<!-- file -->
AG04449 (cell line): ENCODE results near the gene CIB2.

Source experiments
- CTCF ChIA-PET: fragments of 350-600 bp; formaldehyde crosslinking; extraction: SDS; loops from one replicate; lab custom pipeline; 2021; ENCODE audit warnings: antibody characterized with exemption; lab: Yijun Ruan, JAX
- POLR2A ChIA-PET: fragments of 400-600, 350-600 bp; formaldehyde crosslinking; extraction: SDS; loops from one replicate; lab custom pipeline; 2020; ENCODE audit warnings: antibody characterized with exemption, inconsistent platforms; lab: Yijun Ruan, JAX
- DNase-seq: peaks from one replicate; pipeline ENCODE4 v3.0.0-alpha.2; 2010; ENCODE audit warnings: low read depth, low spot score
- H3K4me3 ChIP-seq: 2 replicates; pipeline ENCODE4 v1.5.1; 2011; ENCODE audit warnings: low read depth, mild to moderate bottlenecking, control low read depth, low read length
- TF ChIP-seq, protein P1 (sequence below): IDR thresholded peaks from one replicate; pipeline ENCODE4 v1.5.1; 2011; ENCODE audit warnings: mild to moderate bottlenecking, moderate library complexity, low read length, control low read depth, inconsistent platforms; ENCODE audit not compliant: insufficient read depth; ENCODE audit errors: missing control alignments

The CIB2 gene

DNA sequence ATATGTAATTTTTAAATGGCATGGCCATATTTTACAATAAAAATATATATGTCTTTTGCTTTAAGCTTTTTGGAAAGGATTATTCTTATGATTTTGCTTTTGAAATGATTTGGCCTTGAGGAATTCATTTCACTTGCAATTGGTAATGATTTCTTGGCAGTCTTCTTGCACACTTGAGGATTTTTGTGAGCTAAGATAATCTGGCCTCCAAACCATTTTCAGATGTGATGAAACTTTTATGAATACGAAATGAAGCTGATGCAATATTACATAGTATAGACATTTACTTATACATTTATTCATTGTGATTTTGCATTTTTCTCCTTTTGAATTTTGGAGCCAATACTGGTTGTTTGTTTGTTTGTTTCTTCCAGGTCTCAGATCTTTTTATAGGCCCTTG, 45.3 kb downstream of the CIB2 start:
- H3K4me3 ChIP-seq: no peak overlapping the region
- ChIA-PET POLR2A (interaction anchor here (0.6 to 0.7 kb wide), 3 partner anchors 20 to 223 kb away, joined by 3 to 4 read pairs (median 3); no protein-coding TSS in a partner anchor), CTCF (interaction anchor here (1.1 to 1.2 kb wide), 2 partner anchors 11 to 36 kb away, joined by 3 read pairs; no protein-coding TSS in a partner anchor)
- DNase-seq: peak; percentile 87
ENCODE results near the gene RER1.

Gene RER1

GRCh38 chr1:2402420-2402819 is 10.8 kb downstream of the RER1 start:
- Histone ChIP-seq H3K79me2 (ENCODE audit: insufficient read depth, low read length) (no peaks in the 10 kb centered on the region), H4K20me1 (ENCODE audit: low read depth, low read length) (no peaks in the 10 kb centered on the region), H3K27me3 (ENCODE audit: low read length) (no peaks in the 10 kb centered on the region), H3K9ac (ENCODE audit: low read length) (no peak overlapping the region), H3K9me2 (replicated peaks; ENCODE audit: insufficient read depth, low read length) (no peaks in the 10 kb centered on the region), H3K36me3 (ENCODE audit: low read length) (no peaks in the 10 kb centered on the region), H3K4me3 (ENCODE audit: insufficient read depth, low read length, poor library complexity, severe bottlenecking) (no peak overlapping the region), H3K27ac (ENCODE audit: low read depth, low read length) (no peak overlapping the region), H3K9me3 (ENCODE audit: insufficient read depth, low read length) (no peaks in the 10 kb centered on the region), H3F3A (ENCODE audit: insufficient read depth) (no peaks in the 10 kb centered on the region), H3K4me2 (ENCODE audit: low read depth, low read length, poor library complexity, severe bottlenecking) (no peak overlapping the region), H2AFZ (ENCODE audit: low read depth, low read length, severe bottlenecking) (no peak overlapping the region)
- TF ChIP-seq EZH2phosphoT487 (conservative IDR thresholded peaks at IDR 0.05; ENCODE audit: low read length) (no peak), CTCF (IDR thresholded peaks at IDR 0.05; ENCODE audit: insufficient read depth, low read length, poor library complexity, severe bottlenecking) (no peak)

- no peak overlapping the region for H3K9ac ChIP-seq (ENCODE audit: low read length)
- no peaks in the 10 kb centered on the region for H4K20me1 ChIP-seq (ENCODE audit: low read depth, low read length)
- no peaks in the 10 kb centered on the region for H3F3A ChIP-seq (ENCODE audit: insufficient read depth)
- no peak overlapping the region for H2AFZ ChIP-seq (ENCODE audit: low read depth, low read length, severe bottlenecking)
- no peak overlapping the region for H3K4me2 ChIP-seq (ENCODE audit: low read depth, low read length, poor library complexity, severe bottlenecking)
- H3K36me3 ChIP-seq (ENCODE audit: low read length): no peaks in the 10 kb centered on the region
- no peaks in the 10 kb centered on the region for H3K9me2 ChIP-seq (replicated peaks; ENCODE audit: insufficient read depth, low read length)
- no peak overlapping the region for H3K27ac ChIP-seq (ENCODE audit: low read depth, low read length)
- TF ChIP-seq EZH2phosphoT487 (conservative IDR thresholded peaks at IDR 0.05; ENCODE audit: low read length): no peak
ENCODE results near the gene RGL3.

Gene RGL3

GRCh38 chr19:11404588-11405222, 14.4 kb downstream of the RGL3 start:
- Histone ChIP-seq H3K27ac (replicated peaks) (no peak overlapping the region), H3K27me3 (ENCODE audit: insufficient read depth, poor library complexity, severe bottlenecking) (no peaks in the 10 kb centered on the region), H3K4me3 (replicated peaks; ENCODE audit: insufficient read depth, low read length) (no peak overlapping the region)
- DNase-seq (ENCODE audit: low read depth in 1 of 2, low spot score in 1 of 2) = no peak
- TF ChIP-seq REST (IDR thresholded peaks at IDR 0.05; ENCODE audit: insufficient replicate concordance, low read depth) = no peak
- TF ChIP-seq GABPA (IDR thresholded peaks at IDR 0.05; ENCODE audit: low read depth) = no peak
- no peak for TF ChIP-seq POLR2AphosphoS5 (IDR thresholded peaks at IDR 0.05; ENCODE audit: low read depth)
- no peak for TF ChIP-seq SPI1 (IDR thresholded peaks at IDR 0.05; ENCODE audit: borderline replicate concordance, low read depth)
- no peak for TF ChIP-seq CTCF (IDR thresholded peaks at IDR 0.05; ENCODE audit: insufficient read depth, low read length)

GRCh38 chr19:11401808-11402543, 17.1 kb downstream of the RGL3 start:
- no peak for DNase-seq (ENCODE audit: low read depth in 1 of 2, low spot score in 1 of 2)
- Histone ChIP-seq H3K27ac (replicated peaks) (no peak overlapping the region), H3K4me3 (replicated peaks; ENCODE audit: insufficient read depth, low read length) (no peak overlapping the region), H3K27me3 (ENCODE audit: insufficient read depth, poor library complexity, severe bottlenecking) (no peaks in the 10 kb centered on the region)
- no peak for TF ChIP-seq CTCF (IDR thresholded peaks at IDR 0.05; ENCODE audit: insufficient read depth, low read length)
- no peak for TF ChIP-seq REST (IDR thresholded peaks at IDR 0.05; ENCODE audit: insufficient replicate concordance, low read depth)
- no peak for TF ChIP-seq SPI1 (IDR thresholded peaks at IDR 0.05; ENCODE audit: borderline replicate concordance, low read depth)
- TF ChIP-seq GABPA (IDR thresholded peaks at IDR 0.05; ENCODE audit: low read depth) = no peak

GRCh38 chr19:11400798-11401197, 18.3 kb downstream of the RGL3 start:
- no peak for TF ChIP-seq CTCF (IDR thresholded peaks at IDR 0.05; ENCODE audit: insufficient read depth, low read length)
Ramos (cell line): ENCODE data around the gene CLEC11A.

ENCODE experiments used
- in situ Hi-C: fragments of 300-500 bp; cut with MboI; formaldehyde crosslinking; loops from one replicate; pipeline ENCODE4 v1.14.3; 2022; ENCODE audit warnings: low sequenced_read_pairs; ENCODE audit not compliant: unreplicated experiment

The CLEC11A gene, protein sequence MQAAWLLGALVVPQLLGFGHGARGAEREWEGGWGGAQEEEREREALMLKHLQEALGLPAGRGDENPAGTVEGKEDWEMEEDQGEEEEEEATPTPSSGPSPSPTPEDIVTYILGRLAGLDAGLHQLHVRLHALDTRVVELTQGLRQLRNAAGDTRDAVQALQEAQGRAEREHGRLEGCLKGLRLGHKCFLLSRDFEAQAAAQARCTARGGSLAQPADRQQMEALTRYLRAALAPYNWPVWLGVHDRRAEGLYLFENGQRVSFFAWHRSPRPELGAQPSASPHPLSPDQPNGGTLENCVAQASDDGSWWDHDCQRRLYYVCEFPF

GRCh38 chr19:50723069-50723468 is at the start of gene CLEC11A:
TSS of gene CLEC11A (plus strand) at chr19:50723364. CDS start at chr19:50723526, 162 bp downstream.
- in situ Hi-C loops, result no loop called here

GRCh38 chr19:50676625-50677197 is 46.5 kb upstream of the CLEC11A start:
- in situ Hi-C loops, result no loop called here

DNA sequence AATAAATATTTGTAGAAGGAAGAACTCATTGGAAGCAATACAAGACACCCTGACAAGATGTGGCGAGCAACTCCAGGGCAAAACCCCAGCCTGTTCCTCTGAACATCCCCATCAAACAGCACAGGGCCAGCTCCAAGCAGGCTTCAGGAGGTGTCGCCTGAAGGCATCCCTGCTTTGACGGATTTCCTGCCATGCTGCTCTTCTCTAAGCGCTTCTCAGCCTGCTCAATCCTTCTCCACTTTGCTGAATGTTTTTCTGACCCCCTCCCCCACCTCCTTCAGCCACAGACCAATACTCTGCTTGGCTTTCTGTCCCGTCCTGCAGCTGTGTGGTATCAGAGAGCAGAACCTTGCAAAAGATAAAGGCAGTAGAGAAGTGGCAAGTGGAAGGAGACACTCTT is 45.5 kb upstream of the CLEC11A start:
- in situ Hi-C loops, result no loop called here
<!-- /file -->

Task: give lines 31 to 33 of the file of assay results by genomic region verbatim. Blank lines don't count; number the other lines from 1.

- DNase-seq (ENCODE audit: low read depth in 1 of 2, low spot score in 1 of 2) = no peak
- TF ChIP-seq REST (IDR thresholded peaks at IDR 0.05; ENCODE audit: insufficient replicate concordance, low read depth) = no peak
- TF ChIP-seq GABPA (IDR thresholded peaks at IDR 0.05; ENCODE audit: low read depth) = no peak